So what should happen next? It is good that David Cameron is neither leaving office immediately, nor has he yet triggered article 50, to leave the European Union. The nation, and to that matter the political establishment, has come through a period of difficulty in the campaign and have suffered a shock result. The last thing we need is for anyone to throw their toys out of the pram and act rashly.
5) What did the people tell us?
What did this referendum say about how we, the public, view ourselves as a nation? What do we aspire to be? We also need to recognise that this was a referendum not a general election, every vote counted – there were not safe seats, no marginal, this is surely why there was such a strong turnout… our votes – everyone mattered. So technically Scotland didn’t all vote for Remain. If they had, remain would have won! Scottish and Northern Irish votes caused this result as much as anyone else. Something for the SNP to consider when threatening another referendum.
Some people’s comments were contradictory and divisive, but much was an expression of jadedness, a desire for something more than economic pragmatism which seems to only benefit someone else – ‘the other’. Hence we need a period of calm to concede, confront, clarify.
Trust has to be built again, away from campaigning and spin. We need some ‘anchor institutions’, trusted places which have the confidence of the people, because of their longevity and inherent integrity. Obviously faith communities can be a key stablising factor and already have a connector role in society as anchor institutions outside the political fray. The Archbishop of Canterbury swiftly released a statement after the results were known. But we know the real significance of faith communities is how they affect and support people at grass roots, providing a place to come together aside from political tribes and opinions.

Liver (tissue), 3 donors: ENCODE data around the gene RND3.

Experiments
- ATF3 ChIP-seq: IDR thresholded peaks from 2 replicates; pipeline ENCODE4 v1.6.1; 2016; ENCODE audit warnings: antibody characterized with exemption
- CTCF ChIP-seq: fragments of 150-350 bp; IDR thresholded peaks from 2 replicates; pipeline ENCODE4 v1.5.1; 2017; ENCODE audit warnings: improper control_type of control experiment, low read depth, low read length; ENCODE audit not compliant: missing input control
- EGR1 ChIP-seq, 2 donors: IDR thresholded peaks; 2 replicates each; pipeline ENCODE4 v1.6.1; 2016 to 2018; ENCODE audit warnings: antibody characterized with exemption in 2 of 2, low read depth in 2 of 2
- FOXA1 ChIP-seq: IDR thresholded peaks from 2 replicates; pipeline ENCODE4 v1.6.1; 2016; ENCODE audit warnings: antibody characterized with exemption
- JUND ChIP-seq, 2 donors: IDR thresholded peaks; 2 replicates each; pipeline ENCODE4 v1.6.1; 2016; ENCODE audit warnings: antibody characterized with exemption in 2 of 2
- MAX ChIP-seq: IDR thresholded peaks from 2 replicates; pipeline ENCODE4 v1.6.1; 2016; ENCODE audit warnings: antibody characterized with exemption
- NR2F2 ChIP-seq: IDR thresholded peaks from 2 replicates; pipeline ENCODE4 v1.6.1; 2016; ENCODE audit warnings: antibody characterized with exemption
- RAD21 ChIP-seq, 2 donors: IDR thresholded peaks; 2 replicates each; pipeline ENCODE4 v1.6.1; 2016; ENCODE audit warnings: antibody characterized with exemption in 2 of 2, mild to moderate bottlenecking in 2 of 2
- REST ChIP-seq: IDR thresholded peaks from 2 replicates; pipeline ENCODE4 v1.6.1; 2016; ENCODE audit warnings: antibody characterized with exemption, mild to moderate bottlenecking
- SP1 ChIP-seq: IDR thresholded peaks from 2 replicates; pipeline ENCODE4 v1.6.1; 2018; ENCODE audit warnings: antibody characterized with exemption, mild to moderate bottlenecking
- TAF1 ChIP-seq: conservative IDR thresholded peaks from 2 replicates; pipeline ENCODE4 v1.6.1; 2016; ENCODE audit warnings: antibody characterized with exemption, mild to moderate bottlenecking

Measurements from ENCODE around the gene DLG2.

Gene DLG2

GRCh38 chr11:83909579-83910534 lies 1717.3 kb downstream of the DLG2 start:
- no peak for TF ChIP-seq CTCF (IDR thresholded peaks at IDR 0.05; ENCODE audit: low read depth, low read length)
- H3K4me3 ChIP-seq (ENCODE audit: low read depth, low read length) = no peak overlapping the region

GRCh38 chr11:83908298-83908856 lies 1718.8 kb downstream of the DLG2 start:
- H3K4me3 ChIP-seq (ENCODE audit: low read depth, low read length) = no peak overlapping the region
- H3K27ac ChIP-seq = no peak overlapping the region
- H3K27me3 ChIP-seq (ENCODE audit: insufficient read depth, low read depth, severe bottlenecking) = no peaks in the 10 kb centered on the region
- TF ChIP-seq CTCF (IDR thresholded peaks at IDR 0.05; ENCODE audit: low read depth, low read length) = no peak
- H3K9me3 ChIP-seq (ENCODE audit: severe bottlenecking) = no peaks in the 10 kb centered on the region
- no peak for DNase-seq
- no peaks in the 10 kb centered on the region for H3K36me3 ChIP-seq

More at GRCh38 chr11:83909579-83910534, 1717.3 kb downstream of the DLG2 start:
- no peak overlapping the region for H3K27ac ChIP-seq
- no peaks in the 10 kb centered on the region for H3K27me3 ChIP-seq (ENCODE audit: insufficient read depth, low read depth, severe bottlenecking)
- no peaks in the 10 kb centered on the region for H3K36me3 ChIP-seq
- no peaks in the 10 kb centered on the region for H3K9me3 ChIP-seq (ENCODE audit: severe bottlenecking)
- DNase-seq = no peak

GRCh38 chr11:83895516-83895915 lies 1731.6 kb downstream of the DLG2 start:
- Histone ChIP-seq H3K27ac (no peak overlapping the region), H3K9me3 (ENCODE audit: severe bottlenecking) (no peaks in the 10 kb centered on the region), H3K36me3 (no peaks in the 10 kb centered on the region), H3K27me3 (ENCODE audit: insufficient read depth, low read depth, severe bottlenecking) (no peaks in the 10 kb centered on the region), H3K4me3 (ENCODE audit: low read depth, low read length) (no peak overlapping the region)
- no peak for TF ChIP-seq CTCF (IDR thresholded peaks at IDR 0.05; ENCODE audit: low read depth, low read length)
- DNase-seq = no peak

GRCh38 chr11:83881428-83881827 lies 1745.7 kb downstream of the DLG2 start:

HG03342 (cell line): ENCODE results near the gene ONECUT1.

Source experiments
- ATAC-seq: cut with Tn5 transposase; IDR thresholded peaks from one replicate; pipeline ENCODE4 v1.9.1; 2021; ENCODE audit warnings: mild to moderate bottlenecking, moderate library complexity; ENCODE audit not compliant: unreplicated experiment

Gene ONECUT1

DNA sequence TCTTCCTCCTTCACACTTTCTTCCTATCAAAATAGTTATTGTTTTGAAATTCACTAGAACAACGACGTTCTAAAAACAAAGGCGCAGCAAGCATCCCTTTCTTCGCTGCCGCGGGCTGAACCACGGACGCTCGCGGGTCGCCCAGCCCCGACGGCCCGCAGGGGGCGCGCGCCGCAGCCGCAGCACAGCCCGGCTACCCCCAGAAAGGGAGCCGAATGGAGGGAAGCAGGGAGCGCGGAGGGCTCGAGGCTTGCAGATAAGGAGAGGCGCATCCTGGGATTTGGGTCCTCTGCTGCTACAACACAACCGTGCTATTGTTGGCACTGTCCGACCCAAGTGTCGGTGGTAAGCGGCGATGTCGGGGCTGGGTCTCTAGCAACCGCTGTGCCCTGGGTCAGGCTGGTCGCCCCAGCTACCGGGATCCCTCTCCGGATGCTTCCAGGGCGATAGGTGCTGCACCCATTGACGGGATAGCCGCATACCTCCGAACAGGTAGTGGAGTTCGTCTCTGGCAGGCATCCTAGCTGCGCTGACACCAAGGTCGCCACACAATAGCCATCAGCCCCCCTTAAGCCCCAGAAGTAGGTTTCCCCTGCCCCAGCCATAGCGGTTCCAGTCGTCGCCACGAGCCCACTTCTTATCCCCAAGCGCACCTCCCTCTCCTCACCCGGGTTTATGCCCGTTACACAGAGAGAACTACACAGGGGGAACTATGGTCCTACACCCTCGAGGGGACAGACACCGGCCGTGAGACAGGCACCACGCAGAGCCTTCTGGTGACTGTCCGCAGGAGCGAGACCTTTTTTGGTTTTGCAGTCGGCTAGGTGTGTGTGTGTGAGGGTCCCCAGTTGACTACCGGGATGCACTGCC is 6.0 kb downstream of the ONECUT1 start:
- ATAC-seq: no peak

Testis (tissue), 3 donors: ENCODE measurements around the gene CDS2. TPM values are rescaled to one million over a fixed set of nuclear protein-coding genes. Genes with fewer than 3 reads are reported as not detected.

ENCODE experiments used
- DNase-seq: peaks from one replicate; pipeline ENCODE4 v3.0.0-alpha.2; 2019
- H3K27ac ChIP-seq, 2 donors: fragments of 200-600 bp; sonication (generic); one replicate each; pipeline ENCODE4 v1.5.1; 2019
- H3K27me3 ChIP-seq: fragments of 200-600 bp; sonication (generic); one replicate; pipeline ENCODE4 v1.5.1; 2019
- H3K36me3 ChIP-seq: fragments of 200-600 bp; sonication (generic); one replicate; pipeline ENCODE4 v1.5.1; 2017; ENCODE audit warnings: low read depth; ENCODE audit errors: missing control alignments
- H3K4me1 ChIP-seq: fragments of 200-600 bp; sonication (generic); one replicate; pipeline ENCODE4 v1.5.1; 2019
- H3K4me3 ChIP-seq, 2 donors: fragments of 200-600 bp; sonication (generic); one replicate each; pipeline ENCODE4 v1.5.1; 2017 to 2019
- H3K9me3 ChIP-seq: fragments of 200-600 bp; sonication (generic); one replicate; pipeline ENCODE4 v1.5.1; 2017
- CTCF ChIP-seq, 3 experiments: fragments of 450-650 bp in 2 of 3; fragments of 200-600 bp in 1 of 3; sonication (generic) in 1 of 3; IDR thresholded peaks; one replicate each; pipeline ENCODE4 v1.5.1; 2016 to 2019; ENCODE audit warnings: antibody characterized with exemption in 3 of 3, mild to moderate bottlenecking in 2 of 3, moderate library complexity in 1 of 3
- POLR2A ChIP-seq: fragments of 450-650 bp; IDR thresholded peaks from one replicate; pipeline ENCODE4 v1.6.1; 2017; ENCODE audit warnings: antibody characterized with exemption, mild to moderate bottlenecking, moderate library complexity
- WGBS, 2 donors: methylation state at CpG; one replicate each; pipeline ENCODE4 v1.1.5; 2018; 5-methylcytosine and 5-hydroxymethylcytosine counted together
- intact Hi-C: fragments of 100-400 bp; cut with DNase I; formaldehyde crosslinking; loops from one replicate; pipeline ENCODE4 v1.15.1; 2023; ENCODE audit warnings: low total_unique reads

Indeed there are some people who could be seen as ‘anchors’ in the same way, who could be called upon to aid the government in this time of transition. Stephen Timms MP is a Labour politician respected across parliament, with his knowledge of local communities, as MP for East Ham and Chair of the All-Party Parliamentary Group on Faith and Society . His experience in the treasury in the difficult days of 2008/09 is surely an asset for this next season. If we are looking for a compelling ‘One Nation’ narrative then Jon Cruddas MP has proven credentials. He has tangled with difficult issues and seen off a surge of BNP support in his Dagenham Constituency. Blue Labour championed by Cruddas (like the Compassionate Conservatism & Red Tory of Steve Hilton and Phillip Blond) describes a vision for Britain more in tune with those who feel disenfranchised by the last 2 decades. Charlotte Leslie MP was a late arrival to the Leave campaign, which probably makes her quite representative of the country as a whole. She wrote a great piece earlier this year on why she was on the fence and could therefore be someone who may have a unifying role as she has shown herself to be able to consider both sides of the argument. Whether we need a Government of National Unity or just a cross-party EU extraction team there must be a role for the likes of these.
It is time to lift the fog and describe a vision for tomorrow.